Episode 117: Albert Einstein – Separating Man from Myth

Host: Augusta Dell’Omo, Department of History
Guest: Alberto Martinez, Department of History

The subject of endless speculation, fascination, and laudatory writings, German physicist Albert Einstein captured the imaginations of millions after his discoveries transformed the field of physics. Hailed as a god, saint, a miracle, and even a canonized angel by his biographers and contemporaries alike, Einstein seems a figure worthy of his larger than life status. Not so fast says today’s guest, Dr. Alberto Martínez. We go deep into the personal life of Einstein, discussing his damaged relationships, intellectually incoherent views on pacifism and religion, and his own eccentric worldview.

Guest Dr. Martínez of the University of Texas at Austin joins us today to discuss who Einstein really was, and how science really is done – reminding us that Einstein was not Jesus Christ, not Harry Potter, but just a normal man.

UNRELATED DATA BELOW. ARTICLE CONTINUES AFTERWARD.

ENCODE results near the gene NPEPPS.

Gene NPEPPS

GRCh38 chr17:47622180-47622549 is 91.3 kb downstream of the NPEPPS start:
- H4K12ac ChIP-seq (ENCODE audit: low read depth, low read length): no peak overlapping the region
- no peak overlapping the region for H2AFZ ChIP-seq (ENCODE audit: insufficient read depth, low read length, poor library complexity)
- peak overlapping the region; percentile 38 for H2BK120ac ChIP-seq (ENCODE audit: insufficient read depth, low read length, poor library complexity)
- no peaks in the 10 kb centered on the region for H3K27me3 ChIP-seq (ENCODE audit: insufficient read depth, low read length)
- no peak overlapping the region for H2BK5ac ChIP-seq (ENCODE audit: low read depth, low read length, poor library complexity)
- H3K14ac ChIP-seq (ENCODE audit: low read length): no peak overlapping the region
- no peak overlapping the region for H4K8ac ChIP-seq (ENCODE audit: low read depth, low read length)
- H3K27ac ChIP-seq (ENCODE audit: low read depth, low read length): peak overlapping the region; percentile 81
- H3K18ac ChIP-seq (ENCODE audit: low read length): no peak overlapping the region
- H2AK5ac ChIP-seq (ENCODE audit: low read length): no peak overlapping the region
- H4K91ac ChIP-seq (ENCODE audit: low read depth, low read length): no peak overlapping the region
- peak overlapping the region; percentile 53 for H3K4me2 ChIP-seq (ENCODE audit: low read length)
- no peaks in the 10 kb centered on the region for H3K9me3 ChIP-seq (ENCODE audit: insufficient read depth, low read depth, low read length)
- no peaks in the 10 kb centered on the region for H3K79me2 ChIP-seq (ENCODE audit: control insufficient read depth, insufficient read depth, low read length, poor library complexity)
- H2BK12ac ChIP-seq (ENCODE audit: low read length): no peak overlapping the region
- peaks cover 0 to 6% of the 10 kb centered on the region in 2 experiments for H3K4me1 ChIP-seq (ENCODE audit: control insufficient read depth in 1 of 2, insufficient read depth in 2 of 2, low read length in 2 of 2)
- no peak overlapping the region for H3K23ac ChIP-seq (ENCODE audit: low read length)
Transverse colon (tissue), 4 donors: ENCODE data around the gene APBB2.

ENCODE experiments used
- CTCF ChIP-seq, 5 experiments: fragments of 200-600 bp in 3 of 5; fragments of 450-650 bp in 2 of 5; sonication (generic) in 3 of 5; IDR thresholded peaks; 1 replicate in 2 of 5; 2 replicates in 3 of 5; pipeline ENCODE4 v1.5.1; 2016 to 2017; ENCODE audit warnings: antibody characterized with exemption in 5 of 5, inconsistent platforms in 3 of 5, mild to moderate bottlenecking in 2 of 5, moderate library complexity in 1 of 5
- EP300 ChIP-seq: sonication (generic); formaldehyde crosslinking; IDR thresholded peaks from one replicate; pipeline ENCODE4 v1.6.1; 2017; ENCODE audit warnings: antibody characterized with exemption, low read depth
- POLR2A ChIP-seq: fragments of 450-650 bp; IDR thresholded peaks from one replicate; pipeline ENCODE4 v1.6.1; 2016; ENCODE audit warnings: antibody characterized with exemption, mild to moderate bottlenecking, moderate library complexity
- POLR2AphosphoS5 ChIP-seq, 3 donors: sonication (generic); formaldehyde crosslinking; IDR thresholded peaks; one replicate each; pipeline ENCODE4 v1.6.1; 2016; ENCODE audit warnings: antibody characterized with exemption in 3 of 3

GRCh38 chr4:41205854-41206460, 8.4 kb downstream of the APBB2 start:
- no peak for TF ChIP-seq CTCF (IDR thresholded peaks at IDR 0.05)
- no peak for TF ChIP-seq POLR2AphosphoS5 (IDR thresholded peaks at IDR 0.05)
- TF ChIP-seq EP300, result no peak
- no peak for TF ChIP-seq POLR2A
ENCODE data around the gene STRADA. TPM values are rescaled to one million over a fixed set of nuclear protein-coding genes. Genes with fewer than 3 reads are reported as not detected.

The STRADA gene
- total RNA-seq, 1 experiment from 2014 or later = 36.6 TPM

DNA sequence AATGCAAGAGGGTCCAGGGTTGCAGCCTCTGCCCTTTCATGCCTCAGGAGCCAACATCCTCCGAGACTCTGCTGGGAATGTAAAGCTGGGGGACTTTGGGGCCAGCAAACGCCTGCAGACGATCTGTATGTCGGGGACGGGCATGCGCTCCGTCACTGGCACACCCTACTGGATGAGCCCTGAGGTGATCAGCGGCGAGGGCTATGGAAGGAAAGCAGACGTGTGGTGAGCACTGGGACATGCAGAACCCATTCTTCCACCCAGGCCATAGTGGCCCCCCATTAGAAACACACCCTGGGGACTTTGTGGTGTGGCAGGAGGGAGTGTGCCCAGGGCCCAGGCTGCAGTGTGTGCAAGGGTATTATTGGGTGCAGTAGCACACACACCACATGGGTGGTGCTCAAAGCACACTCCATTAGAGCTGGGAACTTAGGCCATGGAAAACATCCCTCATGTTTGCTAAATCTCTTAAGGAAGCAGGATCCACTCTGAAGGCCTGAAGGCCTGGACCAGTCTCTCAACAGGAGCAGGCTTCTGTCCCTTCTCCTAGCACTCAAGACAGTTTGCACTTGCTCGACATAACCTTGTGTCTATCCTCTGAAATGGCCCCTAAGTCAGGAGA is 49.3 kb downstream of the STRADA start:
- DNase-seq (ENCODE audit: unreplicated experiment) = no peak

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Episode 115: Violent Policing of the Texas Border

Host: Augusta Dell’Omo, Department of History
Guest: Monica Martinez, Brown University

Between 1910 and 1920, an era of state-sanctioned racial violence descended upon the U.S.-Mexico border. Texas Rangers, local ranchers, and U.S. soldiers terrorized ethnic Mexican communities, under the guise of community policing. They enjoyed a culture of impunity, in which, despite state investigations, no one was ever prosecuted. This period left generations of Texans with a deep sense of injustice, and representations of this period in popular culture still celebrate police violence against ethnic Mexicans. Yet families fought back, demanding justice for atrocities against Mexican-American communities.

Guest Monica Martínez of Brown University joins us today to discuss what happened on the Texas border a hundred years ago. She also reveals the striking similarities of the period to the Trump administration’s November 2018 decision to send military troops to the border.

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